Thursday, 30 October 2014

Live Review: Witchsorrow/Shazzula/Satan’s Satyrs/Electric Wizard. The Ritz, Manchester, UK. 23/10/2014

If there was ever such a thing as having too good of a time, Electric Wizard’s lurid, intrepid and unsurmountable one-off show at The Ritz was just that. Several days have passed since they transformed the usually glitzy ballroom into an atramentous hollow inside which they delivered, quite simply, a sermon of doom metal perfection. The sun has since risen and set, the earth has continued on its cyclical course around the burning star, yet I find myself desperately scouring the pages of the Oxford English Dictionary, unable to find a phrase more eloquent but equally as telling of the evening than ‘holy crap!’ And so I scrawl in the hope the words will just fall fatefully onto the page.

Why exactly the band decided to play one lone standing show in England’s Third biggest city is a decision shrouded in the kind of wonderfully disdaining mystery we’ve come to expect from Electric Wizard. This is a band which adheres to no rules but its own – arguably one of the last remaining bands to truly do so. They, like the Manchester show itself, stand defiantly against the grain, spreading their message about humanities endless list of pitfalls like wildfire, all to the soundtrack of their unmistakable, unequivocally guttural and unapologetic sound. Their unwavering integrity has earned them a cult status like no other. Amongst the crowd tonight are people who have travelled from every corner of the country to worship at their shrine. No one wants to miss out on this and so many have. Those lucky enough to be here know it. From the woman who added my drink to her order to save queuing time – the bar was predictably heaving a zombie like swarm of dry-throated stoners – to the all-round sense of comradery that enveloped the place and gave it a real sense of occasion, we were all brothers in arms. When Electric Wizard rumbled into life, that unity intensified beyond belief.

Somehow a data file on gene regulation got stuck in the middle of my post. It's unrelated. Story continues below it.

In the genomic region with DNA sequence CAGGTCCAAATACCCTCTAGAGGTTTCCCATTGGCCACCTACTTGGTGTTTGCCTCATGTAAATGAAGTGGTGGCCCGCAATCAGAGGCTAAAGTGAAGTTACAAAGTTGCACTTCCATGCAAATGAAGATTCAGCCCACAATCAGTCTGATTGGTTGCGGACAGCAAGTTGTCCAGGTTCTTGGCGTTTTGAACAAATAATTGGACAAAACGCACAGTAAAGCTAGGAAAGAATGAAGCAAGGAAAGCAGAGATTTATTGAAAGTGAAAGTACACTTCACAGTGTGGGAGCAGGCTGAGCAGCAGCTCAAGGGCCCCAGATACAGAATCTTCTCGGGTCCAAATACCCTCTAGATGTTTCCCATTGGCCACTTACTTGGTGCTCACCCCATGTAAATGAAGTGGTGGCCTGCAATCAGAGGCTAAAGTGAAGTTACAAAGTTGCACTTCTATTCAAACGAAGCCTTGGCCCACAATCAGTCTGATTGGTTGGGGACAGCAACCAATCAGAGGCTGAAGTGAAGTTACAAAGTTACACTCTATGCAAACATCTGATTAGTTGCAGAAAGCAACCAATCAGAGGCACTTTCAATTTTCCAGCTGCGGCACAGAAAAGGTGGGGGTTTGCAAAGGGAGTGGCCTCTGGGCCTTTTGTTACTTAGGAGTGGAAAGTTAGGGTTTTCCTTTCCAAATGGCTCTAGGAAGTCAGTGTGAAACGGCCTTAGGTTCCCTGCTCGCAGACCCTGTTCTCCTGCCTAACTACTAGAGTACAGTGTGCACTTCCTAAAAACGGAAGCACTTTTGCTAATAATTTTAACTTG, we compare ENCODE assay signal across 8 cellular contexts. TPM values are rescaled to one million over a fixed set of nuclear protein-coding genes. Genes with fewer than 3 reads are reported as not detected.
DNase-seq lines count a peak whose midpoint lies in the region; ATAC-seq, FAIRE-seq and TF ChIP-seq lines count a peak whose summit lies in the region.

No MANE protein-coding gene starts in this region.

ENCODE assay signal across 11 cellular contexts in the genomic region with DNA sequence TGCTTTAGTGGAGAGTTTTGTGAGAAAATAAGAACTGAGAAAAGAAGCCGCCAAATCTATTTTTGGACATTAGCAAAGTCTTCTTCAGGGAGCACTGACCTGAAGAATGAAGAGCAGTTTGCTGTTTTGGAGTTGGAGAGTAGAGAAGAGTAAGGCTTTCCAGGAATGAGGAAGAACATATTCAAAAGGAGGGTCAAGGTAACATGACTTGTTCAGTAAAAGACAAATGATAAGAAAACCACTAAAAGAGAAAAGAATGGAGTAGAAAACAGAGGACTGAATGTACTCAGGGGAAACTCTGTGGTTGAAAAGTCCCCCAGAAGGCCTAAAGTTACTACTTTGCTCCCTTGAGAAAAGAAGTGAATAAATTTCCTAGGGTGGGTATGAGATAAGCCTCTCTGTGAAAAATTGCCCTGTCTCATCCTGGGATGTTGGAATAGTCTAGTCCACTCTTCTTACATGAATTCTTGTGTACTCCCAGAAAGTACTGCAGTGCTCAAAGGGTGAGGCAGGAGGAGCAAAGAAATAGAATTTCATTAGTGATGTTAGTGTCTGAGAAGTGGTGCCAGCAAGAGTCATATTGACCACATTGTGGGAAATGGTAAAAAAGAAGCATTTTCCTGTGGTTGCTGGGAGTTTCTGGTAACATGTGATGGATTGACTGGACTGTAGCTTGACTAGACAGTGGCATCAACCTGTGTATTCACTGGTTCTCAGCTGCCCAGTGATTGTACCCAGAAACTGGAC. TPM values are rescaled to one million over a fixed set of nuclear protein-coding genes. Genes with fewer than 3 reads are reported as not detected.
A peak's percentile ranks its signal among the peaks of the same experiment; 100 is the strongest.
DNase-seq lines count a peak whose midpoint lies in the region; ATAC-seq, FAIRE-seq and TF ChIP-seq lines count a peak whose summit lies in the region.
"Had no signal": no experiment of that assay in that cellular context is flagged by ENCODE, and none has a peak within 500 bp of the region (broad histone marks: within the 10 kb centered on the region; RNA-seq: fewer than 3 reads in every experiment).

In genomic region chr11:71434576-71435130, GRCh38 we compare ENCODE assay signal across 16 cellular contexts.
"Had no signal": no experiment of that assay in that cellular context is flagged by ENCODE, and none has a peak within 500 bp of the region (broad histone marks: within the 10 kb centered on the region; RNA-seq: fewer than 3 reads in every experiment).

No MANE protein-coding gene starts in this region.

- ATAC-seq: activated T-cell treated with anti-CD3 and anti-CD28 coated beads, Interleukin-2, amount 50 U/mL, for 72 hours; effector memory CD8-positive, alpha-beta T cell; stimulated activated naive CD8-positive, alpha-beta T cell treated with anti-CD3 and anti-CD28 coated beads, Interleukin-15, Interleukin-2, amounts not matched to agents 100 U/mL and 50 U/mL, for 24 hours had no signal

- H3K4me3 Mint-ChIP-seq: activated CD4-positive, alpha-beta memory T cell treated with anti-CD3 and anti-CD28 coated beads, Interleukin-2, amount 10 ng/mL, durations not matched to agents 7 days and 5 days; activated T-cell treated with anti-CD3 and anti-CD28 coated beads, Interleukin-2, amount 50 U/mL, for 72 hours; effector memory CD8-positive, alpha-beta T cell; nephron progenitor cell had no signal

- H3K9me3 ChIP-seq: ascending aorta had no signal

But first, Witchsorrow were tasked with opening proceedings. The room was practically empty as they rolled through a droning set list that never stepped away from the ‘tune low, play slow’ mantra, of which Electric Wizard helped establish many moons ago. The size of the venue however, coupled with its sheer emptiness blunted their performance; it took the edge right out of it. For a band well loved by The Sludgelord, we know they’ve had better nights than this and will do yet.          

Belgium’s Shazzula then split the crowd like Ernest Rutherford did likewise to the atom. The ‘pluridisciplinary artist, filmmaker and musician’ produced a spellbinding set that was met with both indifference and inspired delight. Playing alone on a stage with just her keyboard and a large screen projecting a dark, slow-moving noire film including pentagrams, skulls and other shady revelry, many in the audience, myself included, were under the false impression that this was merely some grandiose introduction before a full band proper waltzed on stage to pummel our eardrums. But no. While she gargled ominous, uneasy tones from her keys and as you watched the film unfurl on the screen behind her, you were left mesmerised, rapt in the ingenuity of it all or baffled, bewildered and bemused. You can’t knock her towering ambition to, much like her peers in Electric Wizard, surge against the grain and to dwell in a niche of her own finding – and you won’t see anything like this ever again, of that I assure you. But whether this really was deep, meaningful art or art for art’s own pretentious sake is a matter of opinion that will forever be widely divided. I’ve been to an exhibition where a putrid clump of soil – of which I have a shit tonne in my garden – was given the same arbitrary title, so it’s impossible to say for sure.